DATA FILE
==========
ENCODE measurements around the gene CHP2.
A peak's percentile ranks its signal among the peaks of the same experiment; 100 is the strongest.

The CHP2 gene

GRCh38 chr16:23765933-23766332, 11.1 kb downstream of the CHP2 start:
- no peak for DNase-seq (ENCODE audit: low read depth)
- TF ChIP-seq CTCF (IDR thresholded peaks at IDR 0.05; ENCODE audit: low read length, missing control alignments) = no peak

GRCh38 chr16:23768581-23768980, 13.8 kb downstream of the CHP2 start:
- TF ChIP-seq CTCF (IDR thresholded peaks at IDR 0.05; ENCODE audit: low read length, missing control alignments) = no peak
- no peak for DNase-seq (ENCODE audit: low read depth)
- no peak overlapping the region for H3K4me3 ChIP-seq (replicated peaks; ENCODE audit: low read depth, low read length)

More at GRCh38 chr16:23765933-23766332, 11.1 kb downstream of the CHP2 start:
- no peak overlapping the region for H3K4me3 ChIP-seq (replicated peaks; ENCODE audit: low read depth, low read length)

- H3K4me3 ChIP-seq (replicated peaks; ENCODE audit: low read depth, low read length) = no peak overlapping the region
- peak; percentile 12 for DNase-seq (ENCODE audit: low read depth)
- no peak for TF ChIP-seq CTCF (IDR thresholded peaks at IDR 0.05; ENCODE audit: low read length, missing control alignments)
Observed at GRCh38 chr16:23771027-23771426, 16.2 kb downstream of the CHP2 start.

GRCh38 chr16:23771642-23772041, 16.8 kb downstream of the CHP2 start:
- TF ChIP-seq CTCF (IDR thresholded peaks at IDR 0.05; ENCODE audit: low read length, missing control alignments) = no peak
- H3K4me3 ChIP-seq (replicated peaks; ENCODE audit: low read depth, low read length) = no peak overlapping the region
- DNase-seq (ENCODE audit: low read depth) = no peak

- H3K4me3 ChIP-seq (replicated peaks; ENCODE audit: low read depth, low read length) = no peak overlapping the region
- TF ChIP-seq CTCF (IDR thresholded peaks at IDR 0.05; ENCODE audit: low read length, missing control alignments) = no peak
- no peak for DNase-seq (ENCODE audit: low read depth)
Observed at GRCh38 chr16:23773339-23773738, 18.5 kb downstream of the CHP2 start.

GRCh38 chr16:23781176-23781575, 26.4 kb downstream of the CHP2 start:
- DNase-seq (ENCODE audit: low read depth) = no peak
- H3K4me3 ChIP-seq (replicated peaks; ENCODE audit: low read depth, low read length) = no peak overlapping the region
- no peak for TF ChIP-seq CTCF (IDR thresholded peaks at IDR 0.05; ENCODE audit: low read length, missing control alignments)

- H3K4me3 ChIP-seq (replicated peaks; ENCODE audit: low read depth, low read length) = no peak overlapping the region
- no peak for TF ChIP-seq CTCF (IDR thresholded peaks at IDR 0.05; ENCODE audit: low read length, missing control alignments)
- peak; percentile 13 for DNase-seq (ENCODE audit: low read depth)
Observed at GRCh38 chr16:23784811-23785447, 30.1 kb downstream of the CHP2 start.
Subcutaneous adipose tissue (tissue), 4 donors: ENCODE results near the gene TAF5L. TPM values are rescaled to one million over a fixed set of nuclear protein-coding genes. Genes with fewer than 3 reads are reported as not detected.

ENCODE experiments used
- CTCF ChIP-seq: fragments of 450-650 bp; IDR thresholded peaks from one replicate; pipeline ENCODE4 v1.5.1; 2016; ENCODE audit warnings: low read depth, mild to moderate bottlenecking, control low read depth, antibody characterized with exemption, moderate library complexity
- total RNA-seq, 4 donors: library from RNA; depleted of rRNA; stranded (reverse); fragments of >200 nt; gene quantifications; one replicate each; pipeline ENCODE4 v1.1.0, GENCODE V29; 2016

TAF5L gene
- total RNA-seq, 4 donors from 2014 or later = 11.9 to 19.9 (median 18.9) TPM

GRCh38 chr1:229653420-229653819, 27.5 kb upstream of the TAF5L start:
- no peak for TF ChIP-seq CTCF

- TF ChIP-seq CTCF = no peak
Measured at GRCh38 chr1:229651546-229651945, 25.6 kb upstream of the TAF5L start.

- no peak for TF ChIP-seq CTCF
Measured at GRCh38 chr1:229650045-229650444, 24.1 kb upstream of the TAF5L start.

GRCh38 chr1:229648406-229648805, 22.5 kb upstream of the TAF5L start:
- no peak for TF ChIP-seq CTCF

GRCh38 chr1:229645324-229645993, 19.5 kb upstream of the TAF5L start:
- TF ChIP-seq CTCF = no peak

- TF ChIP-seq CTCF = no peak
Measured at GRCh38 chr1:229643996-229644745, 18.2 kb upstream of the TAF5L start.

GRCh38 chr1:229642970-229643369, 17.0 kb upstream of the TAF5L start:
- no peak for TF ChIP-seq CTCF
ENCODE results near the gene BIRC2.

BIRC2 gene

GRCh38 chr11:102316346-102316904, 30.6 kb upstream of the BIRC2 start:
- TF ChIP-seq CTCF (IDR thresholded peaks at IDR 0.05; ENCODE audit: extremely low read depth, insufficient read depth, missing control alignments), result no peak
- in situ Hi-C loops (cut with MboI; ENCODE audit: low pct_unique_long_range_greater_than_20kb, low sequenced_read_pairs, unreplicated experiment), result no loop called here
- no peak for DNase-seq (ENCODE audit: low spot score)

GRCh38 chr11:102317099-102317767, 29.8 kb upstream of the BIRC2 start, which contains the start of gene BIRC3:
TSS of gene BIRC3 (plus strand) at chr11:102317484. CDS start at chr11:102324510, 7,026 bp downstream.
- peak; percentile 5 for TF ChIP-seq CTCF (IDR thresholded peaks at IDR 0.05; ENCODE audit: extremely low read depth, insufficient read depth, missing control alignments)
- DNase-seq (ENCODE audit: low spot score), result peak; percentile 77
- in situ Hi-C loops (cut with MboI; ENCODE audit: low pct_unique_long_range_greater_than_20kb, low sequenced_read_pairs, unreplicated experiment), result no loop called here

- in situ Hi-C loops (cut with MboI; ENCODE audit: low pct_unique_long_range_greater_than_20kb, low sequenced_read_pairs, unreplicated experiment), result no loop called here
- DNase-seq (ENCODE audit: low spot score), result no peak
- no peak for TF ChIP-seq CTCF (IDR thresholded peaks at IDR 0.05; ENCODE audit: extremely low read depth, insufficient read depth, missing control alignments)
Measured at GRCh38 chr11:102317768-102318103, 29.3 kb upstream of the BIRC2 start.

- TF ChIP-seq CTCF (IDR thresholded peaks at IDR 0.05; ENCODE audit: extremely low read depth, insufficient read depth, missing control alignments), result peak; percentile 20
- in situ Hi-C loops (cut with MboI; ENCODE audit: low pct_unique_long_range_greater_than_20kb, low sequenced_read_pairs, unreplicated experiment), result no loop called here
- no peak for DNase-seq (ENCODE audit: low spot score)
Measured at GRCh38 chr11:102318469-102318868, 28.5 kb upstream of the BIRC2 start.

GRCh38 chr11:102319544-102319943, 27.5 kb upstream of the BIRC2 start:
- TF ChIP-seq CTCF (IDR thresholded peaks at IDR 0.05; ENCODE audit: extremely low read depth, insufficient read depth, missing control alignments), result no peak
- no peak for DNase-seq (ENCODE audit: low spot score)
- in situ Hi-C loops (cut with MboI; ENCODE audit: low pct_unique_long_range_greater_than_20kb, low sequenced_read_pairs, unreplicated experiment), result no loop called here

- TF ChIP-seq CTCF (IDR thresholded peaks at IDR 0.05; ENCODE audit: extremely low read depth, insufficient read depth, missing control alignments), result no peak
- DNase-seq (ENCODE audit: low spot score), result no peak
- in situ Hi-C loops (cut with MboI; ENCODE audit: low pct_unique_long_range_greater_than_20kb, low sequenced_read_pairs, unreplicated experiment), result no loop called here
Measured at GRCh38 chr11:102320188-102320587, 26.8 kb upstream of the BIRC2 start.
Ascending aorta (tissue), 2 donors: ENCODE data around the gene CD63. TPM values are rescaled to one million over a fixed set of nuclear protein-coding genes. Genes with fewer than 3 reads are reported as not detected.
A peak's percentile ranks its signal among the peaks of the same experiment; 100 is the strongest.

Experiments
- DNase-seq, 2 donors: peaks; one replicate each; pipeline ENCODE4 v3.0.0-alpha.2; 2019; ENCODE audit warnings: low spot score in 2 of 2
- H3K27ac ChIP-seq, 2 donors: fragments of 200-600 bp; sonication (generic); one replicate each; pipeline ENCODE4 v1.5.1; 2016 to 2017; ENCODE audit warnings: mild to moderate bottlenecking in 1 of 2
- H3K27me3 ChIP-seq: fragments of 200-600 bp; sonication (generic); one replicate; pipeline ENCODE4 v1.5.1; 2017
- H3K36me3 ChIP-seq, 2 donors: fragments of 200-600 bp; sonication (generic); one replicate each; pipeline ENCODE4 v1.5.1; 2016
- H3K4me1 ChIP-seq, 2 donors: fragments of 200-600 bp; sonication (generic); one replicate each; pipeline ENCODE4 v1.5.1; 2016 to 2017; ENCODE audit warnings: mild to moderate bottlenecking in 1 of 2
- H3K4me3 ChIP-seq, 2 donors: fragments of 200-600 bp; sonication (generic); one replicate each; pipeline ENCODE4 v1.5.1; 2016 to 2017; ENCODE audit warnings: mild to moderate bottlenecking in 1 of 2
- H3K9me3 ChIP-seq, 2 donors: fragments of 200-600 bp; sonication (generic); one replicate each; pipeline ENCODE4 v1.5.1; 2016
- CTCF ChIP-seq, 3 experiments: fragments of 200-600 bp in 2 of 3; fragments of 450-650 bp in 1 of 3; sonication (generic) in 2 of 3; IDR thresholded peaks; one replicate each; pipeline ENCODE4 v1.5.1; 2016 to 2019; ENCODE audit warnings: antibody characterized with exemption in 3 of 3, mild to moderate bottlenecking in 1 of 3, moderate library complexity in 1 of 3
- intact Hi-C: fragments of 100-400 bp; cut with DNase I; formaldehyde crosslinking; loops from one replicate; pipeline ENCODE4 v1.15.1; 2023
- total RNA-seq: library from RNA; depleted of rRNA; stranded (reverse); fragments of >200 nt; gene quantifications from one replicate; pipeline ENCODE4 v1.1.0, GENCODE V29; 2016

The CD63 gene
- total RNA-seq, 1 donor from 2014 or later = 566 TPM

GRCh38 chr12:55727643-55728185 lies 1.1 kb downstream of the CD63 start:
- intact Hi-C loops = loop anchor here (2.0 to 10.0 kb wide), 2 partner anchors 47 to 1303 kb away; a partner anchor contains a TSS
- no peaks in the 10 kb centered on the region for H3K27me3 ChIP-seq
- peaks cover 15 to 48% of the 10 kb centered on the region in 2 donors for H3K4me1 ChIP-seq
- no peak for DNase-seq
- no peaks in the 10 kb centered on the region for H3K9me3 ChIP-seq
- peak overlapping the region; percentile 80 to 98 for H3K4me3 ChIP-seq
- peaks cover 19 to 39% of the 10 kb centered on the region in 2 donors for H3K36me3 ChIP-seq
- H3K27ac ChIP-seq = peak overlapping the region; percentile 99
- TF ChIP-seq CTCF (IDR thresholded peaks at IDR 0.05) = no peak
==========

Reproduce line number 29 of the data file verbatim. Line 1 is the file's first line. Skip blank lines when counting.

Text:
- H3K4me3 ChIP-seq (replicated peaks; ENCODE audit: low read depth, low read length) = no peak overlapping the region